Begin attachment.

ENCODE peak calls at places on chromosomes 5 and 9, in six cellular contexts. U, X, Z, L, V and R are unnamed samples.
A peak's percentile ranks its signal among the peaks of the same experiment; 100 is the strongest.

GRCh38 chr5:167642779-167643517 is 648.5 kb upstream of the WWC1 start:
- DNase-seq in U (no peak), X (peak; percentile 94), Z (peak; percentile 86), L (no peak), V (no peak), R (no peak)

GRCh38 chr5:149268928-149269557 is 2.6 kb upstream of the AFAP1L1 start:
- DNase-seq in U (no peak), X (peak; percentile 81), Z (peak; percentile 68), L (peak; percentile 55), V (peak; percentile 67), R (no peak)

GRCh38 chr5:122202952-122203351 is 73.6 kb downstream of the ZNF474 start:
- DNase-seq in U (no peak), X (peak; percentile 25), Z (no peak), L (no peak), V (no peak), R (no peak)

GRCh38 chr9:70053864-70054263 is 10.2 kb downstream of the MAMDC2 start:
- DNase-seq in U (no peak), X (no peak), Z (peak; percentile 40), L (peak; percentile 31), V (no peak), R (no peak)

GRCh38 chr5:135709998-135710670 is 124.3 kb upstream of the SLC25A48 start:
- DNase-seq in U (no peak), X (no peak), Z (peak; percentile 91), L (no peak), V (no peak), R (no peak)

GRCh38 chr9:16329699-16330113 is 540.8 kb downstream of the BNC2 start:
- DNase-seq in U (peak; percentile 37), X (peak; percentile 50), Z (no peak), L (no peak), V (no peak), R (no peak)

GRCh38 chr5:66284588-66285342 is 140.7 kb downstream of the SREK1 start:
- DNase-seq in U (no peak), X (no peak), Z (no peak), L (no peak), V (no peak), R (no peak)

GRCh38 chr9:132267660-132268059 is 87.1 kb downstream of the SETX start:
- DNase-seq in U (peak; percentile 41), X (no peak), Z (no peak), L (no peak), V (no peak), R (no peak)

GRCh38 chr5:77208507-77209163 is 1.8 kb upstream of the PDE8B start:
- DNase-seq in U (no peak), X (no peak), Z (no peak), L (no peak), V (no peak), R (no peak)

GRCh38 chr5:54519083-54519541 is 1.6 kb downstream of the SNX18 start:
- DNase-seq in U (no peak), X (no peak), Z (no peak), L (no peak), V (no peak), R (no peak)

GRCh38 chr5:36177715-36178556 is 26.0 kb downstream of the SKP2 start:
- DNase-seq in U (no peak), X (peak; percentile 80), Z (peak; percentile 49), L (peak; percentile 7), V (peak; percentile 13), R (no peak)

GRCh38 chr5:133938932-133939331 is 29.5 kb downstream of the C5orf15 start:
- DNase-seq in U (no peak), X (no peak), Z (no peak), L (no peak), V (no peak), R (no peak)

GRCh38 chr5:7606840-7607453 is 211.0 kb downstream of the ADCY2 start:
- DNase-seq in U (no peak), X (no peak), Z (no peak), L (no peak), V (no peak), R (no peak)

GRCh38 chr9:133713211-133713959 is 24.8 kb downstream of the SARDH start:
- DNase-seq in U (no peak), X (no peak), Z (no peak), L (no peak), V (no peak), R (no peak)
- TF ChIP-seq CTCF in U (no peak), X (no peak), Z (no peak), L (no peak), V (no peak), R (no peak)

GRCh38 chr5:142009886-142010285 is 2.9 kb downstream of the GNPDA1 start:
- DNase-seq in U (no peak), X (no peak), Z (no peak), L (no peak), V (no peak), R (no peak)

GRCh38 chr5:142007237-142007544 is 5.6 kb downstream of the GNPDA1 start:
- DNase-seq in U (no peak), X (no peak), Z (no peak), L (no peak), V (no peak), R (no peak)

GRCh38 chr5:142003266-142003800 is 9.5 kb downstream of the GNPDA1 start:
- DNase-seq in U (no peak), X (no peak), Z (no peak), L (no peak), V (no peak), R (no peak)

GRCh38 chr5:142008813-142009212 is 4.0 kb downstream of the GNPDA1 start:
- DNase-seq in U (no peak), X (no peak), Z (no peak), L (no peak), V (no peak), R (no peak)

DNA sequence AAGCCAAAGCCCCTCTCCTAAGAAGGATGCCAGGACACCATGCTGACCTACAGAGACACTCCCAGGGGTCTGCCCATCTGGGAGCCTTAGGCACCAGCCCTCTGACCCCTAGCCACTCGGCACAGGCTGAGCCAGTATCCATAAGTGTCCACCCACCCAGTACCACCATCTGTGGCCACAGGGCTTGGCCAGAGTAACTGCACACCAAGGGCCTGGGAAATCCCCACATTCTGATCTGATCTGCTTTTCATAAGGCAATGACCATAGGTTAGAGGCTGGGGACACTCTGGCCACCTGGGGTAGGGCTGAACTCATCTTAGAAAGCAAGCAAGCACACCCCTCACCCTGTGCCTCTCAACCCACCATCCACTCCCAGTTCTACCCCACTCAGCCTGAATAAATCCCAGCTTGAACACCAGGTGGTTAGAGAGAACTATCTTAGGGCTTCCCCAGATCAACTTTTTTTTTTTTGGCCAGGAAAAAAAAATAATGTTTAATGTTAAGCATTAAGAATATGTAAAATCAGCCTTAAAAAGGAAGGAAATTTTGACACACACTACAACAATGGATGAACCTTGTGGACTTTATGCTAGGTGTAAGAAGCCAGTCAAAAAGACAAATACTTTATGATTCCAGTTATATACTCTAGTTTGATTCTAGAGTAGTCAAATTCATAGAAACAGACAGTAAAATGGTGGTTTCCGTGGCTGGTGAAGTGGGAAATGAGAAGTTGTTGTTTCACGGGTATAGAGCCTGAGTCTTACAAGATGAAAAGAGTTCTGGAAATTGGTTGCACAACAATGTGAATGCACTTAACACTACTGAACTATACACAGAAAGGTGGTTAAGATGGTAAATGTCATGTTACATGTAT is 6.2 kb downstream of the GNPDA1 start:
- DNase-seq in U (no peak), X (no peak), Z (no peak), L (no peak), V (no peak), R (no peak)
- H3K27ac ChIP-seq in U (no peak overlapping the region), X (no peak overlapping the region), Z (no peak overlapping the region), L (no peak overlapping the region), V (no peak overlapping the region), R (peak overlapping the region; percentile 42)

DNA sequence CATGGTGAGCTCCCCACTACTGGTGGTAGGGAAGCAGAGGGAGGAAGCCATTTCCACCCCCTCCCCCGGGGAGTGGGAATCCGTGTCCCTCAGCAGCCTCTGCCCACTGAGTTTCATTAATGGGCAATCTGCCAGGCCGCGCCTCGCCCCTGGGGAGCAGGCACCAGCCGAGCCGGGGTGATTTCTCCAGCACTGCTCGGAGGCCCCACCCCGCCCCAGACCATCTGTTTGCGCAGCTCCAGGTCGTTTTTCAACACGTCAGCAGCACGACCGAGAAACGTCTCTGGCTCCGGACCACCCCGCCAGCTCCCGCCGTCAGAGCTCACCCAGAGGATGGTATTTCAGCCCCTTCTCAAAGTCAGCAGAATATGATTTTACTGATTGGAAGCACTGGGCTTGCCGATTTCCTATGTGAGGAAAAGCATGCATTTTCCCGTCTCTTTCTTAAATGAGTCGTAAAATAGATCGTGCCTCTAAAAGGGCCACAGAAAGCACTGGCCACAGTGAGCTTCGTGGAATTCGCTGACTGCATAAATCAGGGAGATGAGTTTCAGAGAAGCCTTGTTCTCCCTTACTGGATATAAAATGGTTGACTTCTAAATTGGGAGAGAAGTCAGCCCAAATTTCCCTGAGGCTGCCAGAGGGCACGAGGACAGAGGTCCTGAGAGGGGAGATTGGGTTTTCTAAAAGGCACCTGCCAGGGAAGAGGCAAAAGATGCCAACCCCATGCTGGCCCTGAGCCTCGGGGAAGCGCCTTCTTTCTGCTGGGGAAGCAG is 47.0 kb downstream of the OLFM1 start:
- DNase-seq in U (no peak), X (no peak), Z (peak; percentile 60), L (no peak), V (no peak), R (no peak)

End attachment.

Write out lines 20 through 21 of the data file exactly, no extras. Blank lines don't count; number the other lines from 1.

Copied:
- DNase-seq in U (no peak), X (no peak), Z (no peak), L (no peak), V (no peak), R (no peak)

GRCh38 chr5:54519083-54519541 is 1.6 kb downstream of the SNX18 start: